The Carnegie Club at Skibo Castle: Scotland's most exclusive retreat

The Carnegie Club at Skibo Castle is one of the most unique private members' clubs in the world, with a championship golf course, nightly revelry, champagne on tap and not an ounce of pretence

"Glamour, eccentricity and Highland spirit, rooted in an extraordinary history"

16 April 2020

Andrew Carnegie, once the richest man in the world, could have lived anywhere on earth. Yet he chose Skibo Castle – a salubrious, 7,500-acre estate overlooking the Dornoch Firth in northern Scotland. Acquiring the property in 1898, the Scots-born industrialist wanted to give his daughter, Margaret, a proper Highland childhood, while entertaining visitors including John D. Rockefeller, Woodrow Wilson and John Pierpont Morgan.

Today, Skibo Castle continues to honour his legacy with The Carnegie Club, one of the most exclusive private members’ clubs in the world, which turns 25 this year. Twenty per cent of visitors arrive by private jet, while others make their way by helicopter or chauffeur-driven Land Rover from Inverness airport. The estate is privately owned by American businessman Ellis Short, a longstanding member who loved the club so much that he bought it in 2003. He has since spent several millions refurbishing and expanding this elite Highland retreat.

From the moment you enter the castle’s Great Hall, it is like a mesmerising step through time. Skibo’s enchanting drama and grandeur has been painstakingly preserved since Carnegie’s time, with many original features still intact – from the stained-glass windows to the unusually low door handles, positioned to accommodate Carnegie’s diminutive 5ft 2in frame.

The Great Hall

A sweeping staircase leads to 21 bedrooms, each one uniquely furnished with original ornate dressers, four-poster beds and roll-top baths, set against original 19th-century tiling. There are also 12 dog-friendly lodges on the estate, with modern furnishings.

Don’t make the mistake of thinking there is anything remotely stiff about Skibo, however. The real charm lies in the fact that this luxurious castle is completely unpretentious, delightfully social and brimming with character (and characters).

While the Highland home gained notoriety in the 90s for hosting the wedding of Madonna and Guy Ritchie (it has subsequently hosted a number of famous names), pomp and circumstance is not the thing at Skibo. The majority of members are wealthy businessmen, families and professionals. Almost half are American and during my visit, I also met Scandinavians, Scots and plenty of English.

The Clubhouse at The Carnegie Club. A flag has Stars and Stripes on one side and the Union Jack on the other, originally erected by Andrew Carnegie to reflect his dual allegiances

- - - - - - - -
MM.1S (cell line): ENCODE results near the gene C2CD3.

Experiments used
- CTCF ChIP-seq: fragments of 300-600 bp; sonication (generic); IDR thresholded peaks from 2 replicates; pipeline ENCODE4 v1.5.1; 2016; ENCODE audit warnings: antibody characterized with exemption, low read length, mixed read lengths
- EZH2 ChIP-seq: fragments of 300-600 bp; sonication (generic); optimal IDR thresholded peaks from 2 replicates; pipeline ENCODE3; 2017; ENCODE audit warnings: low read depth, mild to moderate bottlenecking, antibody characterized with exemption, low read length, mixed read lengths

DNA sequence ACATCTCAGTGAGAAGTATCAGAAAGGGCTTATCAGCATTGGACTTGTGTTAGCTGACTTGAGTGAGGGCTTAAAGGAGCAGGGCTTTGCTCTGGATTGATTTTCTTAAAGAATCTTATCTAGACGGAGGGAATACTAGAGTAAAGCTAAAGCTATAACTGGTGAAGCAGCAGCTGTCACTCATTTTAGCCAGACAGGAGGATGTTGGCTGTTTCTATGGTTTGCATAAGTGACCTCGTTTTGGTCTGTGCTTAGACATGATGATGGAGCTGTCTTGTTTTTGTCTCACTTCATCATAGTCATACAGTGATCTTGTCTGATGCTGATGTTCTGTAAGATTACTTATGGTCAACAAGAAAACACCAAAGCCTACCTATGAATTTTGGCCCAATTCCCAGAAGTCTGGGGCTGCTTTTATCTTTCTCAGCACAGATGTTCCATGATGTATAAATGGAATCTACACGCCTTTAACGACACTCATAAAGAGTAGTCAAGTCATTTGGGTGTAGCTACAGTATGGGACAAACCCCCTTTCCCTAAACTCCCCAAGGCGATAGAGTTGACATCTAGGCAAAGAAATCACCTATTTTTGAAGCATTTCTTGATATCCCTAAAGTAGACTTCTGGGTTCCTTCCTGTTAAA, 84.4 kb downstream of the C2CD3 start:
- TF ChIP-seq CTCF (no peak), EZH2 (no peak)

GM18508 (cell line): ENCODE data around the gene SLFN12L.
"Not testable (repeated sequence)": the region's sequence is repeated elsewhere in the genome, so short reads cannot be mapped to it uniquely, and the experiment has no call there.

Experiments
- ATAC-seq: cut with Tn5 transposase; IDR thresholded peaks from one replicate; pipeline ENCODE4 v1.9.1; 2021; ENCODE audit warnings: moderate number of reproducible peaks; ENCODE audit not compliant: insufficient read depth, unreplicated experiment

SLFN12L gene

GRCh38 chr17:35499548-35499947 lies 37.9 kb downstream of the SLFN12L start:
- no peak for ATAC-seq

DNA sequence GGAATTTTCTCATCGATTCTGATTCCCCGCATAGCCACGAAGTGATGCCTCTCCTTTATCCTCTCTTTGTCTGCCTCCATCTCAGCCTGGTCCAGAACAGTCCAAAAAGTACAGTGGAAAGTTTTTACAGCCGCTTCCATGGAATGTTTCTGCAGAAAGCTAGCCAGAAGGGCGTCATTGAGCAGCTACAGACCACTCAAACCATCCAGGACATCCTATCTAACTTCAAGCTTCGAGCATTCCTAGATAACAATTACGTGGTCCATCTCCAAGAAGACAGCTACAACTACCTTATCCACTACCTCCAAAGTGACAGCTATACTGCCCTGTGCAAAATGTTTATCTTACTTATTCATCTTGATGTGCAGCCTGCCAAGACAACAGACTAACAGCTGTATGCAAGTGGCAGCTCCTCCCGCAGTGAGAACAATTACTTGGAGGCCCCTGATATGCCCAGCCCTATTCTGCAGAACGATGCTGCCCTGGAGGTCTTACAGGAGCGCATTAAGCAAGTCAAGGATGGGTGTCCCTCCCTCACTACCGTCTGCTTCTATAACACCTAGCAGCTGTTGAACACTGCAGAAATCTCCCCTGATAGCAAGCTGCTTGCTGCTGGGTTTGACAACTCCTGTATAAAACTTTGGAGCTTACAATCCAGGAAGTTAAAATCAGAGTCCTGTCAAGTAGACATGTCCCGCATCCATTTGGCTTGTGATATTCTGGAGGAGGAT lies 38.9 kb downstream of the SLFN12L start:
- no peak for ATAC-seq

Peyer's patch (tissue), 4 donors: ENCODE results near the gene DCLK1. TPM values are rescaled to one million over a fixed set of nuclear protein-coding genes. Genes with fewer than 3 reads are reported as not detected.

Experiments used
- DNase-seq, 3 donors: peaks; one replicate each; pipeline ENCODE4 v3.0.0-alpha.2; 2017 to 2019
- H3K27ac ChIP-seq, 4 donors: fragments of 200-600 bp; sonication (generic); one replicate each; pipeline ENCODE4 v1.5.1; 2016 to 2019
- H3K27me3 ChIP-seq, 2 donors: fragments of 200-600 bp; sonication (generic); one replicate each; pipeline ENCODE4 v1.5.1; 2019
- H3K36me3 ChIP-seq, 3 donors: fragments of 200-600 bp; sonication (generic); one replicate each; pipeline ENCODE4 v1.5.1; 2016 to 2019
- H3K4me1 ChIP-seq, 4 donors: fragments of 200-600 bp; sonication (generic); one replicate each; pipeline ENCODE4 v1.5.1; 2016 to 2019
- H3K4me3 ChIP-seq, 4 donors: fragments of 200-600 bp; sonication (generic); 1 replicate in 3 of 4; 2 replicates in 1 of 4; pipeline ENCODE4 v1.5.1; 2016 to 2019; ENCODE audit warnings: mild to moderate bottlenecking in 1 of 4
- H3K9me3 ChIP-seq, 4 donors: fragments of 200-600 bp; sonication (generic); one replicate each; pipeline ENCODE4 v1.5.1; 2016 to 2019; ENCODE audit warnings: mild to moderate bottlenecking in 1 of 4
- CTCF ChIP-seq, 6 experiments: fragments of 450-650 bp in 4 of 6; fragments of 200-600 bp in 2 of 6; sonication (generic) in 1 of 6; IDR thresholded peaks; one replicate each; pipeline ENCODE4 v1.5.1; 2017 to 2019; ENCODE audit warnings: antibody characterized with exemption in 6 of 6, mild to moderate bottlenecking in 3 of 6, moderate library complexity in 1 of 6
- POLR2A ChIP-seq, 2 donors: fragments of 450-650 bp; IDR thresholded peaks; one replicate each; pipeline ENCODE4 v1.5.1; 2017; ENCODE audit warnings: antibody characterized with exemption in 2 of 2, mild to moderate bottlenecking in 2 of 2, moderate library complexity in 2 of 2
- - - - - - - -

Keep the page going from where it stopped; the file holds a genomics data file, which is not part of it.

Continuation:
“There is little success where there is little laughter,” Carnegie himself once said. Indeed, humour and entertainment are the driving force behind Skibo’s abundant offerings, designed to make members feel like guests at an Edwardian house party. Courting business is frowned upon, while joining a group singalong around the piano at the end of the evening is emphatically encouraged.

Members are woken each day by the resident bagpiper and a live organist accompanies breakfast, which, like every meal at Skibo, is generous and perfectly executed, using local Highland fare.

Guests travel by foot, bike or golf buggy to the smartly furnished clubhouse, where they can choose to take in the view with an endless stream of champagne and lunch offerings or lower their handicap on the world-renowned championship golf course. There is also clay pigeon shooting, horse-riding, off-road driving and a glamourous pool and spa, where visitors pad about in dressing gowns beneath the striking glass-paned roof.

Dinner is either an informal affair in the clubhouse or, the piece de résistance at Skibo – a formal dinner in black tie or highland dress, which is hosted by the flamboyant ‘in-house storyteller’ Alan Grant, whose striped trousers and joke collection could rival Billy Connolly. A lively feast is followed by a raucous evening of ceilidh dancing, or you can retreat for a nightcap by a roaring fire.

It’s astonishing how quickly one adapts to life at Skibo Castle, cocooned in The Carnegie Club’s unique brand of historic luxury, where kilted butlers attend to your every whim. Membership is priced at £9,500 per annum, in addition to a £30,000 joining fee, and nightly charges start from £1,400, inclusive of all food and drink. Membership is capped at 400 and, with the club almost at capacity, it will be closing its book imminently.

“Skibo is not about turning a profit,” comments owner Ellis Short. “It is about keeping the unique atmosphere and feeling we have created here. Our members live in the fast lane and the club is all about allowing them to switch to a slower pace. The aim is to make it feel like Andrew Carnegie left the day before.”

It is a warmth and heritage that you simply cannot fudge; an alchemy of glamour, eccentricity, humour and Highland spirit, rooted in extraordinary history, against a backdrop that is unquestionably one of the finest, most peaceful in the world.

The Carnegie Club at Skibo Castle, Clashmore, Dornoch IV25 3RQ, carnegieclub.co.uk